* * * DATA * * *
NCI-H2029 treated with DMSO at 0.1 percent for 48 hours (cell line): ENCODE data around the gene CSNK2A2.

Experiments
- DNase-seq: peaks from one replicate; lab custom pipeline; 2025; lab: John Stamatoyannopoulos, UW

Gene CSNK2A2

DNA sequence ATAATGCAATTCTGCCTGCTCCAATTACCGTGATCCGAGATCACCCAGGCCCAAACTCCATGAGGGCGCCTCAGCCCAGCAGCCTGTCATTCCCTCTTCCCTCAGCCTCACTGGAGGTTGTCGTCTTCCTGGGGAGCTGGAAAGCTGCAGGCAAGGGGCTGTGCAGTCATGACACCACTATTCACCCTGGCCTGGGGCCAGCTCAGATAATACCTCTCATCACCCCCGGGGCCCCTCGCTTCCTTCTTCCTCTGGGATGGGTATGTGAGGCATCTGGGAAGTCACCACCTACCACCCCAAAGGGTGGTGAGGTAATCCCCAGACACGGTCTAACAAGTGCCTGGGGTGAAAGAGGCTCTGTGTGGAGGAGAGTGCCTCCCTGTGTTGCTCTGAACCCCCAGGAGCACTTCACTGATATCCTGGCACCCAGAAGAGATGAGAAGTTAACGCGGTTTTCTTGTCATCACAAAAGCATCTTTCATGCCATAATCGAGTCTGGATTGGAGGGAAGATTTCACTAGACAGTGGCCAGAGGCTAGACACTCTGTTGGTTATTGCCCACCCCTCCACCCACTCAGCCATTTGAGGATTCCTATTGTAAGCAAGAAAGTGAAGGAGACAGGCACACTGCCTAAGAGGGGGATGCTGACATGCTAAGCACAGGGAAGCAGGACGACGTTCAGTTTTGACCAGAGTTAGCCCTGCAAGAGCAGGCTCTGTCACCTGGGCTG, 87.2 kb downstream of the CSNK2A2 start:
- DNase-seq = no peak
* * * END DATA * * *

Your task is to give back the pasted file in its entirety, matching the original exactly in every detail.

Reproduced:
NCI-H2029 treated with DMSO at 0.1 percent for 48 hours (cell line): ENCODE data around the gene CSNK2A2.

Experiments
- DNase-seq: peaks from one replicate; lab custom pipeline; 2025; lab: John Stamatoyannopoulos, UW

Gene CSNK2A2

DNA sequence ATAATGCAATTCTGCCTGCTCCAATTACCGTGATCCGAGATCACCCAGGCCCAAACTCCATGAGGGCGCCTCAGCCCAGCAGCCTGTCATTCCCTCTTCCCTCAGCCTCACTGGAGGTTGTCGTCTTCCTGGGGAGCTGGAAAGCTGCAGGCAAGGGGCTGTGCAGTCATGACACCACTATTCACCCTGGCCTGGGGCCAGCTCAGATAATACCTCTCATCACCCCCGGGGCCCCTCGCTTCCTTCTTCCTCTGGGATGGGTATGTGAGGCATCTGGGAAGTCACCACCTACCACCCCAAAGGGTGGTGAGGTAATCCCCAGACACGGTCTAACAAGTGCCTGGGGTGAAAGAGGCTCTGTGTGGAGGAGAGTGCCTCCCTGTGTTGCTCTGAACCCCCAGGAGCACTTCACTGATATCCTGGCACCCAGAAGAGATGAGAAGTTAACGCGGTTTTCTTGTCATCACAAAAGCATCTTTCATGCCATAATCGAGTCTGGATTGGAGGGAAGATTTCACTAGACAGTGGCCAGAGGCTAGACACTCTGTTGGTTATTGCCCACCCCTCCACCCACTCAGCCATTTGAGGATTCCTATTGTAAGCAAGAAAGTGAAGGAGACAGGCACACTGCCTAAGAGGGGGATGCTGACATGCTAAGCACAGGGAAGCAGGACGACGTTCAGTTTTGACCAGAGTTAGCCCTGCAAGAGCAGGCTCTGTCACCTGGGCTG, 87.2 kb downstream of the CSNK2A2 start:
- DNase-seq = no peak